Carrier Infinity Questions
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  1. #1
    Join Date
    May 2005
    Posts
    1
    A few questions: We are in Massachusetts - should we set the fan speed to auto, low, med or high? If we set to auto will this setting work for all 4 seasons?

    Humidity - what should the indoor humidity range be? Is this a constant or does it need to change with the seasons?

    Thanks

  2. #2
    Join Date
    Feb 2005
    Location
    Richmond
    Posts
    480
    My reccomendation is that the circulation speed should be low. For nice, slow, consistant airflow. Not sure about Humidity. All I know is that it should be higher in winter and lower in summer for better comfort.

  3. #3
    Some people do better on the lower end of the "comfort envelope" as far as humidity is concerned.
    45% works well for me throughout the year
    I would try the auto setting first and just try it out before deciding on any constant fan settings.

  4. #4
    Join Date
    May 2005
    Location
    South Georgia
    Posts
    32
    If in the humid south, should a humidifier be used with gas furnace with infinity system? Trying to decide whether to add it up front or wait and see. I had one with the old house, but then didn't have the infinity either.
    Is it needed to get the max benefit from the humidity contol of infinity?

  5. #5
    Join Date
    May 2005
    Location
    South Georgia
    Posts
    32
    one more question.

    Is the infinity control loud? The current carrier thermostat makes a loud click whenever system turns on or off. Very annoying.

  6. #6
    Join Date
    Apr 2003
    Posts
    248
    I used to have a Thermidistat and I know the loud clicks you are talking about. I now have the The Infinity contol and it is completely silent.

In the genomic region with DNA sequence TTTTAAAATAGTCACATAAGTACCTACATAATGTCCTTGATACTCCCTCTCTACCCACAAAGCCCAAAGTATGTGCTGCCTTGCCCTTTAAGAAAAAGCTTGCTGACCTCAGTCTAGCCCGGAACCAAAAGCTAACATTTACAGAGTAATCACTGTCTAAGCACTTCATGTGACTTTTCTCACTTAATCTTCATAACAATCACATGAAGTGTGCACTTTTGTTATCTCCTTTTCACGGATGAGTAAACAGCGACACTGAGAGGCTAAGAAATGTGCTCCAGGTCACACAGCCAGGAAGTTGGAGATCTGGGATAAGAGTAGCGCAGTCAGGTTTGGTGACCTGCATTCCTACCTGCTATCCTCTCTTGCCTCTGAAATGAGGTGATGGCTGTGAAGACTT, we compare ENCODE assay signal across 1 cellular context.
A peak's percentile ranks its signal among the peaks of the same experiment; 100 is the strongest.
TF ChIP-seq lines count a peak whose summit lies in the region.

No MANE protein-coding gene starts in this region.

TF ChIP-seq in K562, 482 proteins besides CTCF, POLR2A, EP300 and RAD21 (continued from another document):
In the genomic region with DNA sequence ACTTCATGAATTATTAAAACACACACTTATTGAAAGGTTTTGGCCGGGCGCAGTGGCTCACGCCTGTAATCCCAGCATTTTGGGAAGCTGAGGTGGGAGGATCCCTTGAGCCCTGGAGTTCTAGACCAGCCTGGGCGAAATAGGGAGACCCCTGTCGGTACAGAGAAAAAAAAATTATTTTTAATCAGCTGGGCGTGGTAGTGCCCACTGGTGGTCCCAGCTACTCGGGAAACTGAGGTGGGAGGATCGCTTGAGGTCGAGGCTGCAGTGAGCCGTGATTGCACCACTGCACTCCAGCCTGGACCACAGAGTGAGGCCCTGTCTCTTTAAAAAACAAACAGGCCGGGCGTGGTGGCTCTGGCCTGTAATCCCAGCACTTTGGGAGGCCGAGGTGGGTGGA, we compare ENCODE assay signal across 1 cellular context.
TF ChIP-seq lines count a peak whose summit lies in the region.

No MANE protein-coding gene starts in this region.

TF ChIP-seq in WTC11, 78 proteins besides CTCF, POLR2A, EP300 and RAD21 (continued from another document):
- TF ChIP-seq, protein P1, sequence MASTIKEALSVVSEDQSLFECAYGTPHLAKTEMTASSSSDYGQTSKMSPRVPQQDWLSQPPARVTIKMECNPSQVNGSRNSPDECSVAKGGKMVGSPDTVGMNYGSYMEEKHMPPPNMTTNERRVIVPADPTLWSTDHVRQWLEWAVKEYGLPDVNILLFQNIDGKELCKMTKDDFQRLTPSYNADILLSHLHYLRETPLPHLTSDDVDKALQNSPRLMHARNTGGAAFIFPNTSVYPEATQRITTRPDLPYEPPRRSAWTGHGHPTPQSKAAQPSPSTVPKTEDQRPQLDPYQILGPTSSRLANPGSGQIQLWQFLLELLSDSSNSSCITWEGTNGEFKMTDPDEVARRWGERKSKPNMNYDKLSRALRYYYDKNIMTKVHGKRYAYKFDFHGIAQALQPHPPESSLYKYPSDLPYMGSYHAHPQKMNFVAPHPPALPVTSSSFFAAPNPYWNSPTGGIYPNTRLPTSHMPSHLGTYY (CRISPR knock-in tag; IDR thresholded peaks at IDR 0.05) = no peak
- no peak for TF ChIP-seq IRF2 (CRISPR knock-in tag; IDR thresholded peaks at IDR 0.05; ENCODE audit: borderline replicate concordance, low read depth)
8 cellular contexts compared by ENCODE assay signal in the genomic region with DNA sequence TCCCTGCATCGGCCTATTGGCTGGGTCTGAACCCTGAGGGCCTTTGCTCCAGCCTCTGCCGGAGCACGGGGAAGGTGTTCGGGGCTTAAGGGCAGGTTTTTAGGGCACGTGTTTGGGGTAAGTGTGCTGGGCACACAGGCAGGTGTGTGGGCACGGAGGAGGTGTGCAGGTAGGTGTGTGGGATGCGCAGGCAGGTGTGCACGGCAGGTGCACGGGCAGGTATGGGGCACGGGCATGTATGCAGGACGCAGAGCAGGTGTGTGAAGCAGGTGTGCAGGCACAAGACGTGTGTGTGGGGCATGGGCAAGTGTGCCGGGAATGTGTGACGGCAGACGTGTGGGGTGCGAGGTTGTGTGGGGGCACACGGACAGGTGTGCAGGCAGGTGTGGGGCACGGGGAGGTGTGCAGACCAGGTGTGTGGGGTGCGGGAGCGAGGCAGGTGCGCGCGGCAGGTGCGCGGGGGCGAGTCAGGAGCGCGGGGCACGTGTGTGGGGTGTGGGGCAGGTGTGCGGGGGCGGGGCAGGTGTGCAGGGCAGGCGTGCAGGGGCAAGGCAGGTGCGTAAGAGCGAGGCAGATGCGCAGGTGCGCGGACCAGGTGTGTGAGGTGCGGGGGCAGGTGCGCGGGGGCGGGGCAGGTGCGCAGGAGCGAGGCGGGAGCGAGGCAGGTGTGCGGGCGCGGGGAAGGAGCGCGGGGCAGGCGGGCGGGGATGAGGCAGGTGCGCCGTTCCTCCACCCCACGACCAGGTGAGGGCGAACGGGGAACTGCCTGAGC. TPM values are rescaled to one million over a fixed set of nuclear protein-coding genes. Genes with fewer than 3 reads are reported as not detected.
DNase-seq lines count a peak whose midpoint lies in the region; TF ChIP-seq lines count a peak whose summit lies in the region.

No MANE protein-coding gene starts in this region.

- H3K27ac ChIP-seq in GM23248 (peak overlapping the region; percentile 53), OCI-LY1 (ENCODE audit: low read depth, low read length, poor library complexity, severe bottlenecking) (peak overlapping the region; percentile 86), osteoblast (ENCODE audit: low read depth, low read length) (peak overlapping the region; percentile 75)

7. #7
    Join Date
    Feb 2005
    Location
    small island in the Pacific Ocean
    Posts
    558
    Set it for low (25%), it keeps the air fresh. When it heating, cooling or dehum. it will ramp up to take care of the situation.

  8. #8
    Join Date
    Feb 2005
    Location
    small island in the Pacific Ocean
    Posts
    558
    ps the humidity range is a personal (your comfort level) choice. I believe comfort humidity level is defined as 35 - 55 %. More humidity in winter, lower temp feels warmer. Less humidity in summer, higher temp feels cooler.

  9. #9
    Join Date
    Mar 2004
    Posts
    1,042
    It depends.

    First, keep in mind that the fan speed setting you're talking about only pertains to what the fan does when there isn't a call for heating, cooling, or dehumidification.

    If your ductwork runs through unconditioned space, you're best off to avoid using the constant fan setting. Using the constant fan with the ducts in a very hot or very cold space has the effect of transferring some of that extreme into the house.

    During cooling season, if humidity control is of concern, you're best off not using constant fan. Running the fan between cooling calls tends to let some of the moisture on the coil evaporate back into the airstream. The Infinity system does have some special tricks to help avoid doing that, but it can only do so much that way.

    I find in my Infinity-equipped two story condo that I only really want to run the fan during mild weather to keep temperatures more equal. During hot or cold weather, the system is running enough of the time just to maintain temperature that there's plenty of airflow to keep temperatures equalized. When I do use it, low has always done the job for me.

    As for humidity settings, I am generally happy with the cooling humidity set to 48% and the heating humidity set to the midpoint. The Infinity control adjusts indoor humidity to some extent based on outdoor temperature, so it doesn't readily quote a heating humidity setpoint. Doing so will generally result in a humidifier setpoint of around 35% until temperatures get into the 20s or below. (It adjusts based on outside temperature to avoid condensation forming on the walls and windows, by the way.)

    As for the humidifier, how far south are we talking? I had one installed last year in my condo in Atlanta, and was much more comfortable this winter than last winter. It depends on the house itself, too, though, so wait and see isn't a terrible answer. A new, well-insulated house probably won't need one, but even in Georgia, most structures will benefit significantly from having one.


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